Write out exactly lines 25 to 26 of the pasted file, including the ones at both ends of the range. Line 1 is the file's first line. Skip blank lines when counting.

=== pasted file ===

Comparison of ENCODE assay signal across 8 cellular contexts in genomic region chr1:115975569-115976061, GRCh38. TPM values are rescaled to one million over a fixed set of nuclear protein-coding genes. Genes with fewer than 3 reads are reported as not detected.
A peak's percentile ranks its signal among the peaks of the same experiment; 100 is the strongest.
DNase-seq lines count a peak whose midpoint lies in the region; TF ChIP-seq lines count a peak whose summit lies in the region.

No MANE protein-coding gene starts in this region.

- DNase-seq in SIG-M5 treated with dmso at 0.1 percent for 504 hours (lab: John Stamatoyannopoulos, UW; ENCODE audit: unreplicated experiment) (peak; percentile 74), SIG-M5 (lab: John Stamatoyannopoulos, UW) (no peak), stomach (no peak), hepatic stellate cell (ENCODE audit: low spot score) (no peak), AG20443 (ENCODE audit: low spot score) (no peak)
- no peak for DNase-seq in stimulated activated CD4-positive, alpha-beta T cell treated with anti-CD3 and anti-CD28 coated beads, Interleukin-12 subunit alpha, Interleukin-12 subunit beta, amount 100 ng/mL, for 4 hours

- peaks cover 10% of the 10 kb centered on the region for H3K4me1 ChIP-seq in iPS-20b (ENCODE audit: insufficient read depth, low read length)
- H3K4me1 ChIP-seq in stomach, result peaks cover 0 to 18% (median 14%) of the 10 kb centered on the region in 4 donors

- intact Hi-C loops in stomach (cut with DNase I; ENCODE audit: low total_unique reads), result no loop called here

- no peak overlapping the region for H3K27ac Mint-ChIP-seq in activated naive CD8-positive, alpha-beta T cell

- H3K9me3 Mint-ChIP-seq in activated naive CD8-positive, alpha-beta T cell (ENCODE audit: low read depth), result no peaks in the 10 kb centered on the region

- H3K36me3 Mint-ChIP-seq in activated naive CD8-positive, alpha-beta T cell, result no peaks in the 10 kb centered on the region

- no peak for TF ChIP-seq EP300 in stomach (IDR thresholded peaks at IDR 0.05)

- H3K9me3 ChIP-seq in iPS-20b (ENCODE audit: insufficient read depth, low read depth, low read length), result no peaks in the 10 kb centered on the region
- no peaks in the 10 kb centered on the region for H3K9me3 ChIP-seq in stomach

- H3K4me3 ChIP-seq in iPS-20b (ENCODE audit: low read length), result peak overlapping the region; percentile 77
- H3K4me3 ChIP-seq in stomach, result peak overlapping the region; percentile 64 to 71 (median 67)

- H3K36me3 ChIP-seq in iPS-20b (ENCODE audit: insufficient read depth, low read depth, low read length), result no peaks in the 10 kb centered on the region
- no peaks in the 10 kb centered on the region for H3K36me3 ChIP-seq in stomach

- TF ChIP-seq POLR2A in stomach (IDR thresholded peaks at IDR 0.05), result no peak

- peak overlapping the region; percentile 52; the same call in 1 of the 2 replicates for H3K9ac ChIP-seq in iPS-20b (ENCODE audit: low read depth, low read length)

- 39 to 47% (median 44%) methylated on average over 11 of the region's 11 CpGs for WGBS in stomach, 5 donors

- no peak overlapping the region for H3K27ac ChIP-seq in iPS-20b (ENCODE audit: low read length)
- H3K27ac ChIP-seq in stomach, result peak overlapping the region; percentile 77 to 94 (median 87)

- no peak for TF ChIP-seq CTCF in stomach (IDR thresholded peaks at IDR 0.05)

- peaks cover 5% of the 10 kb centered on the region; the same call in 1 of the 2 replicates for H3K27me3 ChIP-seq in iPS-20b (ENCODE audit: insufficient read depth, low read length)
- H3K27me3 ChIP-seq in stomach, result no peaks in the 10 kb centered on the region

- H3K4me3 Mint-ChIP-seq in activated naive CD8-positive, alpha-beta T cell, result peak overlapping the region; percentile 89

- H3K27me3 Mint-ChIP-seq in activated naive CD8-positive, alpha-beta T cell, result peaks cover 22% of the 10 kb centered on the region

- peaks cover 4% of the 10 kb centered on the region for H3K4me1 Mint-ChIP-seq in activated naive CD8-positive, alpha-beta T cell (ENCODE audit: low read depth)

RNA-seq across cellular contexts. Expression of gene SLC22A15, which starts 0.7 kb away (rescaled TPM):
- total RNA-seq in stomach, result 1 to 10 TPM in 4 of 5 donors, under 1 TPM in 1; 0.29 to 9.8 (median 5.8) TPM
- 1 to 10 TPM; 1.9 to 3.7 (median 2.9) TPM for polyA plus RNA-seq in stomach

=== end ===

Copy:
- no peak for TF ChIP-seq CTCF in stomach (IDR thresholded peaks at IDR 0.05)

- peaks cover 5% of the 10 kb centered on the region; the same call in 1 of the 2 replicates for H3K27me3 ChIP-seq in iPS-20b (ENCODE audit: insufficient read depth, low read length)